With placement inside a mausoleum, the remains of a loved one aren’t placed into the ground, which means they may be moved if need be. There is also the option to visit it without being exposed to the outdoors. Lastly, the remains are not as exposed to the elements as they would be if they were buried in the ground or left outdoors.
What To Consider
Every family must decide what’s best for them or a loved one upon passing, but to help ease the burden of such a decision, here are a few considerations and some common reasons families decide to use a cemetery as the final resting place for cremated loved ones.
Cremation is widely known as the more affordable option in comparison to a traditional burial. The general costs of burial typically include the preparation of the body through embalming and dressing, storage of the body while awaiting burial, transport to the cemetery, the casket, plot, etc. On the other hand, cremation offers a less expensive alternative- allowing families to have more options for final disposition of the ashes.
The burial of an urn versus a full casket is less expensive and more manageable. Overall, thousands of dollars can be saved when a family chooses to cremate and bury an urn. Read our blog,“Understanding The Costs of Funeral Services” if you’d like more details on the specific costs associated with each process.
Maintaining a sense of tradition is often another important consideration for people. Families may elect to place the cremated remains of a family member in a cemetery because there is a longstanding tradition of burial. Likewise, cemeteries may be chosen because of religious practices since cemeteries are considered sacred and hallowed ground. There is also the possibility that the deceased requested to be placed in a cemetery during their life or in their last will and testament.
Choosing to have a family member cremated rather than placed in a casket doesn’t mean that a family must abandon all sense of tradition. As the old world meets the modern world, the two can mesh cohesively to best suit the needs of everyone. This means that when you have a loved one cremated, you can still maintain the traditional formal ceremony of a burial and funeral at the cemetery itself.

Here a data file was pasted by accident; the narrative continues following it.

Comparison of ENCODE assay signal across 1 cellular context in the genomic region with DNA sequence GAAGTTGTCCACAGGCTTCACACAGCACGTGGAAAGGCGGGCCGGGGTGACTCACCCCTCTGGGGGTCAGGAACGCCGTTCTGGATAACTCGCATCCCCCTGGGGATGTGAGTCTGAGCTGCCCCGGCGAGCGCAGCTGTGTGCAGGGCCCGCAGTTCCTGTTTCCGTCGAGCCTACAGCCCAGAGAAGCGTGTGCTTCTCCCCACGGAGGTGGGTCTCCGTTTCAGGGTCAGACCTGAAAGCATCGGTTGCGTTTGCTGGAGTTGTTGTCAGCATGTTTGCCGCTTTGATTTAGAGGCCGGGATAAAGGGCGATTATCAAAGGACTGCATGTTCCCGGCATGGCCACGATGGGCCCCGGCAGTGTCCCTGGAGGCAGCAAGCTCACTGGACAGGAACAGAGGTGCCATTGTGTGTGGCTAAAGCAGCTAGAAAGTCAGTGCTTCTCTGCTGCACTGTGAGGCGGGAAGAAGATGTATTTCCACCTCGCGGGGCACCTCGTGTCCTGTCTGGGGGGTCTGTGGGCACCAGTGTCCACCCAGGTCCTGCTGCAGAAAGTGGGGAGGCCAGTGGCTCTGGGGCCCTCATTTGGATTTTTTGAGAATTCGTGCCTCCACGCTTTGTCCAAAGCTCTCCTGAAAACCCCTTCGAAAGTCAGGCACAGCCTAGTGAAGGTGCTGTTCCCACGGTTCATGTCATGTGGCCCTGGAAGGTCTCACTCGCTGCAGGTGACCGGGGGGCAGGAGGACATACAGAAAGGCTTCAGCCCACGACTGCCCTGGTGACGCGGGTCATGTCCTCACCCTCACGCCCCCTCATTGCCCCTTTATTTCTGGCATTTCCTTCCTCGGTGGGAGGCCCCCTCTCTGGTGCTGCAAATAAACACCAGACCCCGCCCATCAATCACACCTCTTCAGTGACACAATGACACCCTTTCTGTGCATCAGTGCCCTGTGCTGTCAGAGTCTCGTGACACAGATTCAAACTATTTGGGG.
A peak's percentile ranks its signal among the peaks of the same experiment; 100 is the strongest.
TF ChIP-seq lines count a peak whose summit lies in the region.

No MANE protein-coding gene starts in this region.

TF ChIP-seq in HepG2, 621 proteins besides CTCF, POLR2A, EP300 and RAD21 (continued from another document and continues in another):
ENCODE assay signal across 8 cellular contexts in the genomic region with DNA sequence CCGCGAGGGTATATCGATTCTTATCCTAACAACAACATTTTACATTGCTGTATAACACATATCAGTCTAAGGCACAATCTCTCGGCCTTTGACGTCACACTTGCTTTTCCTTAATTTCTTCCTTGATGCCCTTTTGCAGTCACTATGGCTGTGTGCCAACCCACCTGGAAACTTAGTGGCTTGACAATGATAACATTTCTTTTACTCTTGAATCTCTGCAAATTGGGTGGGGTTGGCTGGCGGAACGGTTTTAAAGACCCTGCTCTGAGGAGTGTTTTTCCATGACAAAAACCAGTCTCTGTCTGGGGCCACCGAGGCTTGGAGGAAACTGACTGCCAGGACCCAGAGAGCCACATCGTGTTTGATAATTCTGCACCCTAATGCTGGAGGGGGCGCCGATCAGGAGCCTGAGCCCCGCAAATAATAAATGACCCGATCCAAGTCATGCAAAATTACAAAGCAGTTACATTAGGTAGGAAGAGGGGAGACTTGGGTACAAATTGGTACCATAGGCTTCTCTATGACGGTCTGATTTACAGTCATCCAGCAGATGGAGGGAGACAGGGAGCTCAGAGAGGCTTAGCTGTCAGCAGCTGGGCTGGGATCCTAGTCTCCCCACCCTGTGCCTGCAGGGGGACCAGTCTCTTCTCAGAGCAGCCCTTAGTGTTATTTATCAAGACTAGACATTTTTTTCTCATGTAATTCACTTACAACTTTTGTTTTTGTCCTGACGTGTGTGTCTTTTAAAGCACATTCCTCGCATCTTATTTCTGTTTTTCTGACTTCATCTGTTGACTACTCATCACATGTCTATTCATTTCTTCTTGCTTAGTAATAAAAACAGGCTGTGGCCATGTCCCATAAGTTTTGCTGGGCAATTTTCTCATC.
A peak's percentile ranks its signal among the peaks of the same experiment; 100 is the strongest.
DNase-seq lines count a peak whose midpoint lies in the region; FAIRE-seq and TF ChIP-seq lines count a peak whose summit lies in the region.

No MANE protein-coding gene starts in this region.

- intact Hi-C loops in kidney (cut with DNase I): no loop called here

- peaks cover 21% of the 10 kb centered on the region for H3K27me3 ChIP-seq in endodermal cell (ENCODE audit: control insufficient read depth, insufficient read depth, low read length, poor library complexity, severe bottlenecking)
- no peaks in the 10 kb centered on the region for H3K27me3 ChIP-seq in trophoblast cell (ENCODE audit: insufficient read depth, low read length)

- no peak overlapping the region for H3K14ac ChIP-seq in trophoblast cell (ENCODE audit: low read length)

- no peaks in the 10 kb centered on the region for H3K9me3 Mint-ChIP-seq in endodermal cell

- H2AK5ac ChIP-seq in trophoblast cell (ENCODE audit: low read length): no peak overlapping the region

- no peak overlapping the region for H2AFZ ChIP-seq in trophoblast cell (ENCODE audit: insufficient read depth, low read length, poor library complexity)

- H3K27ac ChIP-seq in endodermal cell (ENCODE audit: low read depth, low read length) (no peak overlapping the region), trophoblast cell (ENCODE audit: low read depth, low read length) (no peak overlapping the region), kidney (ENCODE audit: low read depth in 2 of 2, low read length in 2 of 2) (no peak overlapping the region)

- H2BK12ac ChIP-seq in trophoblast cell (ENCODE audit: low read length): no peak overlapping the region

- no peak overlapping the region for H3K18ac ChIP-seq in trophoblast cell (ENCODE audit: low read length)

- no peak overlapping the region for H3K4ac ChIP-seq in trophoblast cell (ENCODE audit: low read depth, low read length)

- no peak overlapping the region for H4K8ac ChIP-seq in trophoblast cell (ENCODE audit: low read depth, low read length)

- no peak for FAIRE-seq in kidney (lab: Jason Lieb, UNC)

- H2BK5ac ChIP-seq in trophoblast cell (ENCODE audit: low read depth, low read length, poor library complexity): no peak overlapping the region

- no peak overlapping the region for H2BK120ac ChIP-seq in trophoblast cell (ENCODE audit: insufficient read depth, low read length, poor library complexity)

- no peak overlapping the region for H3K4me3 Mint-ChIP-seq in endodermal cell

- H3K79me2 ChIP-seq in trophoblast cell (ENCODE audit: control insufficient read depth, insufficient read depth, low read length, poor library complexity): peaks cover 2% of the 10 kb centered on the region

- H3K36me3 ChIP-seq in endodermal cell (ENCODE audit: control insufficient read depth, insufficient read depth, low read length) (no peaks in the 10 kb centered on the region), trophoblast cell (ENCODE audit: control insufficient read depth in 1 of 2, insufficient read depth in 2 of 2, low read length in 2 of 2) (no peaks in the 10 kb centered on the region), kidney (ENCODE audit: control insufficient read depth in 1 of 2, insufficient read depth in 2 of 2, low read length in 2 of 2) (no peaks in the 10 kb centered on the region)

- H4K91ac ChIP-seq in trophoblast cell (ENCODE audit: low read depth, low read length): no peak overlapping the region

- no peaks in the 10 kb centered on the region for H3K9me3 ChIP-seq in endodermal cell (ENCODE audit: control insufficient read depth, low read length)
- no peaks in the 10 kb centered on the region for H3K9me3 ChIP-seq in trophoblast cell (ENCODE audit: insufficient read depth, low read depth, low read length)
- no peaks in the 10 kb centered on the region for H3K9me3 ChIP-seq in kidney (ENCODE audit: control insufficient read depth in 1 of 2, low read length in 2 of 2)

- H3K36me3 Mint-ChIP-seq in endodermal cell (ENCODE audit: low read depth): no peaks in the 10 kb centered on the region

Some families, especially those who have been rooted in an area for a long period of time, may have family plots already in place. Family plots are often expensive and reserved decades in advance to house the remains of the members of a family all together. It offers a family the opportunity to know that their final resting place is together.
If your family has a designated plot, burying your loved one’s ashes offers the chance to visit and keep them close. Also, burying an urn typically saves space, which gives families the ability to bury more loved ones as opposed to having to purchase another plot.
Weighing the Options and Making the Choice for Your Loved One
There truly is no single right way to decide what is best for the cremation urn of your loved one. Take the time to discuss your options with key family members, or consult the preferences of the deceased to help make the best decision. Weigh your options and make sure you stay informed of what each one means, as well as what is important to you and your family, like having a space to visit or being able to have multiple family members remain in a final resting place together. The choice may be hard to make but can bring profound peace and calmness when it’s finally made.